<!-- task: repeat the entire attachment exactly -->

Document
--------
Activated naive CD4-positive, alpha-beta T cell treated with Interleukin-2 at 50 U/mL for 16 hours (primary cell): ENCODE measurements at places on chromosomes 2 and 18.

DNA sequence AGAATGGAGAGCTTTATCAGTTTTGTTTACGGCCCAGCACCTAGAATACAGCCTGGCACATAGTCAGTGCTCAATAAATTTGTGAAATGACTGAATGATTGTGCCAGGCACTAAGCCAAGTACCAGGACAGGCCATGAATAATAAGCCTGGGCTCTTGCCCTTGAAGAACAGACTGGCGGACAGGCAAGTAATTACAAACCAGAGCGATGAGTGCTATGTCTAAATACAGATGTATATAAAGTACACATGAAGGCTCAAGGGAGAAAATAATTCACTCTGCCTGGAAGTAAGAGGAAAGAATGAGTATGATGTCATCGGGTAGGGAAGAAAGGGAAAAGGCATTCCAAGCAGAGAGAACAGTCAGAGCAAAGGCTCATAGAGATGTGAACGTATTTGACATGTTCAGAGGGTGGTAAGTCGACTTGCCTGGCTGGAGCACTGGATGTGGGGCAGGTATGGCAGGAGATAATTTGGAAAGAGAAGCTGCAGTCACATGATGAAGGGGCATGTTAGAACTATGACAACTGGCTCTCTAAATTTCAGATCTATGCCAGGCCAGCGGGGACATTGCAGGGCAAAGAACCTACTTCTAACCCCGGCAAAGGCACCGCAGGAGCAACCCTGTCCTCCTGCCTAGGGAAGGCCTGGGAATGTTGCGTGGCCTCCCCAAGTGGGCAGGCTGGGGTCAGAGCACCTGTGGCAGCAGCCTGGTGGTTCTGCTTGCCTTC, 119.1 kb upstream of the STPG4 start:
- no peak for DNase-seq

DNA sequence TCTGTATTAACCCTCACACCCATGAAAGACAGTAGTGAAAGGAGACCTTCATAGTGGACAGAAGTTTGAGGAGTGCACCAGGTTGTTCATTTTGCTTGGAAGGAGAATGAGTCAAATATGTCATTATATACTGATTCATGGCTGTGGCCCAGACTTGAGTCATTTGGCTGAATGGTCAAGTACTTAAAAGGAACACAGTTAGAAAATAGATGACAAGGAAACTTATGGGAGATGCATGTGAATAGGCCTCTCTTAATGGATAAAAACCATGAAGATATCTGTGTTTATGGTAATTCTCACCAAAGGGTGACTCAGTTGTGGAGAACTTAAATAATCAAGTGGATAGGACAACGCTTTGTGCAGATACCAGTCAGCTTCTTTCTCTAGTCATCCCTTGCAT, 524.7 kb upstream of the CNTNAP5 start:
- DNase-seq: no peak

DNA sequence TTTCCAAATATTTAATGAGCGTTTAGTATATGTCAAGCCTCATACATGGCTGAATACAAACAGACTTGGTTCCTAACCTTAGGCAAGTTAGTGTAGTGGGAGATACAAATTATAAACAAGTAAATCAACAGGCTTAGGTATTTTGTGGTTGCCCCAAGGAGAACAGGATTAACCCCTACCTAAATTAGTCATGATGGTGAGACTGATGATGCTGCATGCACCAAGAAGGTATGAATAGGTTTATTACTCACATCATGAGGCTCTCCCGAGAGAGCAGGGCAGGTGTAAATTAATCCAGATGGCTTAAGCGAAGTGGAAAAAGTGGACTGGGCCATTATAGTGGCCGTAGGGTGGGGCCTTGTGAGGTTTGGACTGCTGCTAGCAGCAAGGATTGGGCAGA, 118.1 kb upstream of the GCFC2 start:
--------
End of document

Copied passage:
Activated naive CD4-positive, alpha-beta T cell treated with Interleukin-2 at 50 U/mL for 16 hours (primary cell): ENCODE measurements at places on chromosomes 2 and 18.

DNA sequence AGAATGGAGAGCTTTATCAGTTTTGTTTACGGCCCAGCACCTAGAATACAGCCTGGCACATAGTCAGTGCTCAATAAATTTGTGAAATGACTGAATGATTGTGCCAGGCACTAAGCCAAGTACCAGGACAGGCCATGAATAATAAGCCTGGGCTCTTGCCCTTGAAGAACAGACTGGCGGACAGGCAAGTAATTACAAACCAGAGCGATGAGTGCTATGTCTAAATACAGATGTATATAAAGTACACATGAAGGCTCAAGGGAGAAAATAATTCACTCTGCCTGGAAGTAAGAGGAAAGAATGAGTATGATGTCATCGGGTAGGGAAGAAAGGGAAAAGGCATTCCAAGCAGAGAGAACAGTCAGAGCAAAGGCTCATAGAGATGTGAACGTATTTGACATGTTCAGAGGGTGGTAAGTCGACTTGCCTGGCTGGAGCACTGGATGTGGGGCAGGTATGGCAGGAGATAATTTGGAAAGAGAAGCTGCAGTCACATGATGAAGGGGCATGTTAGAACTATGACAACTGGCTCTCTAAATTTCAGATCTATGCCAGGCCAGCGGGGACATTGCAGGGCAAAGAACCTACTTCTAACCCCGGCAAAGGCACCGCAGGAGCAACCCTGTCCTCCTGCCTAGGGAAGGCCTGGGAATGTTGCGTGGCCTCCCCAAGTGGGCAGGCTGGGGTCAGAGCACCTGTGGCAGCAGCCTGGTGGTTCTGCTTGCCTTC, 119.1 kb upstream of the STPG4 start:
- no peak for DNase-seq

DNA sequence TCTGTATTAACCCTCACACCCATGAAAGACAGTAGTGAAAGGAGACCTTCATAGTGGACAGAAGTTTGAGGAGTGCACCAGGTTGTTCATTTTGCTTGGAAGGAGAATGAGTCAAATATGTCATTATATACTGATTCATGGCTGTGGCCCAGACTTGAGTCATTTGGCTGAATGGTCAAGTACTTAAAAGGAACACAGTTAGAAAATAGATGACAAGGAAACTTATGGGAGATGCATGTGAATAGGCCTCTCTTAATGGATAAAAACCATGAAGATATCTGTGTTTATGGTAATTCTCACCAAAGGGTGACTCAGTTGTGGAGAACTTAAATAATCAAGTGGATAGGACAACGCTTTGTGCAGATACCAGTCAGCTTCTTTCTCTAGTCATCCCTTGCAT, 524.7 kb upstream of the CNTNAP5 start:
- DNase-seq: no peak

DNA sequence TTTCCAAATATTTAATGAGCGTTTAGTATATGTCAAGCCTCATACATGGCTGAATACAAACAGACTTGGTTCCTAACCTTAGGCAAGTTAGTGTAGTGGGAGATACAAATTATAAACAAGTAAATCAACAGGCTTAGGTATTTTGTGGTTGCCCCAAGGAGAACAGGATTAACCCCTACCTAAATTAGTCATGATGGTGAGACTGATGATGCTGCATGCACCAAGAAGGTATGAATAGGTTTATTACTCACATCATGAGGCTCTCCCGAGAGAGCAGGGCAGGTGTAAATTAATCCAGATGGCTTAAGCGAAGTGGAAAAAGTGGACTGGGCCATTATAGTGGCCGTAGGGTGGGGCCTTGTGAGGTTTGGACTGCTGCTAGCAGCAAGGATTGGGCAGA, 118.1 kb upstream of the GCFC2 start: